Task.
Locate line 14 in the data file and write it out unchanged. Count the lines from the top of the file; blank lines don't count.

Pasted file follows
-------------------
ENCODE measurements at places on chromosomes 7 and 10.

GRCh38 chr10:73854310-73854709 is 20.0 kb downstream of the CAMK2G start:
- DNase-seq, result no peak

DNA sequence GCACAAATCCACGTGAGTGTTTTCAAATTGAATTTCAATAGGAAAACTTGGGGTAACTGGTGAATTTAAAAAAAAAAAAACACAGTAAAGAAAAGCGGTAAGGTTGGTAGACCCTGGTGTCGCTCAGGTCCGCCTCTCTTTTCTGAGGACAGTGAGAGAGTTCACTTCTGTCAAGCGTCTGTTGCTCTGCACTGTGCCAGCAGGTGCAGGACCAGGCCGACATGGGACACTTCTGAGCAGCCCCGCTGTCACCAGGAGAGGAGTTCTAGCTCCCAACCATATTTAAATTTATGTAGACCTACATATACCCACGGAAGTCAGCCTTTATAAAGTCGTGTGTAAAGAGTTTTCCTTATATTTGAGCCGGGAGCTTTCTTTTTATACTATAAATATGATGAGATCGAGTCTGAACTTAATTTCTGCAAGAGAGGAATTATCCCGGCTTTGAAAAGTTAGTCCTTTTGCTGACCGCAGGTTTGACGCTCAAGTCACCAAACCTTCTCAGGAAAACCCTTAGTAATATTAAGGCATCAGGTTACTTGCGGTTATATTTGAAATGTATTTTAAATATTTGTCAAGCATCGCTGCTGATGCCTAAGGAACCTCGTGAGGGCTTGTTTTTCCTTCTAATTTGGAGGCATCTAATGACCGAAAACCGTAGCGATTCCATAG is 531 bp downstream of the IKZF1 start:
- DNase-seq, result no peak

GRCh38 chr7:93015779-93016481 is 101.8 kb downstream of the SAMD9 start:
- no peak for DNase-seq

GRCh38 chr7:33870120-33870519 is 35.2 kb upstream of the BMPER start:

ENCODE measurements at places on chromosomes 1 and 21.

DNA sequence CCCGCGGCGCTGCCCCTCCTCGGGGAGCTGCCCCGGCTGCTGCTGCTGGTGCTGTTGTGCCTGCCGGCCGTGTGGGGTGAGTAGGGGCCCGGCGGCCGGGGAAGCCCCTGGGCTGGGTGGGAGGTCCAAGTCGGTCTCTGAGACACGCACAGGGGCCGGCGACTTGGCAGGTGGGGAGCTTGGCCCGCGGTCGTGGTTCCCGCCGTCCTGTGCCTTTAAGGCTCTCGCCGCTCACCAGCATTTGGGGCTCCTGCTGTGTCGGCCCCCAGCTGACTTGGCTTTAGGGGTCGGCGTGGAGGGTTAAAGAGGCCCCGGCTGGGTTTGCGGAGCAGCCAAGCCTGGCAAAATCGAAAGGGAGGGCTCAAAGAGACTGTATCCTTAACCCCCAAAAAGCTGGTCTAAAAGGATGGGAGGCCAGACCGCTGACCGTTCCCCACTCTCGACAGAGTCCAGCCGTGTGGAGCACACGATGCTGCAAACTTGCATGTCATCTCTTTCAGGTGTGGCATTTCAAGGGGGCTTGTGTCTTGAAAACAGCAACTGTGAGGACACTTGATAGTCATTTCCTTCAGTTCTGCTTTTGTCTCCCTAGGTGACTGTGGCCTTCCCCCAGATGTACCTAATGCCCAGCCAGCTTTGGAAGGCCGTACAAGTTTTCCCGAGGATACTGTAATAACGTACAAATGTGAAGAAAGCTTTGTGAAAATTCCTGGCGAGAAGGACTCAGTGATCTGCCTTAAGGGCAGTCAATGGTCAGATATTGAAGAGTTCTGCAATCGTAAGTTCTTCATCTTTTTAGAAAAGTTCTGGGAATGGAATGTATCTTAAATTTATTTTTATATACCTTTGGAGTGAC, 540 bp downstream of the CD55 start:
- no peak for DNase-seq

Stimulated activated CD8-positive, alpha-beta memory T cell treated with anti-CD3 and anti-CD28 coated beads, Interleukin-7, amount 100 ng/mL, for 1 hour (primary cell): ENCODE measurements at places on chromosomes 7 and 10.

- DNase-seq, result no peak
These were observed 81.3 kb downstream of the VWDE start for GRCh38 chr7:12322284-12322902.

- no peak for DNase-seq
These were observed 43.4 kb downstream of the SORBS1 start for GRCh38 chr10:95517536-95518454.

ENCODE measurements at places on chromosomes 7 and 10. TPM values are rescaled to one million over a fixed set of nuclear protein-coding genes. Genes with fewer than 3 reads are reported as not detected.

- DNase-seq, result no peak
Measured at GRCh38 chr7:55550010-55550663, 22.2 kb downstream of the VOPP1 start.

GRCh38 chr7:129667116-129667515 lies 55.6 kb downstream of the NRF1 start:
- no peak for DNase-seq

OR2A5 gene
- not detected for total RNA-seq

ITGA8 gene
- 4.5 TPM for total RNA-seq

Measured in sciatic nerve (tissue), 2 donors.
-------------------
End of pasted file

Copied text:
These were observed 81.3 kb downstream of the VWDE start for GRCh38 chr7:12322284-12322902.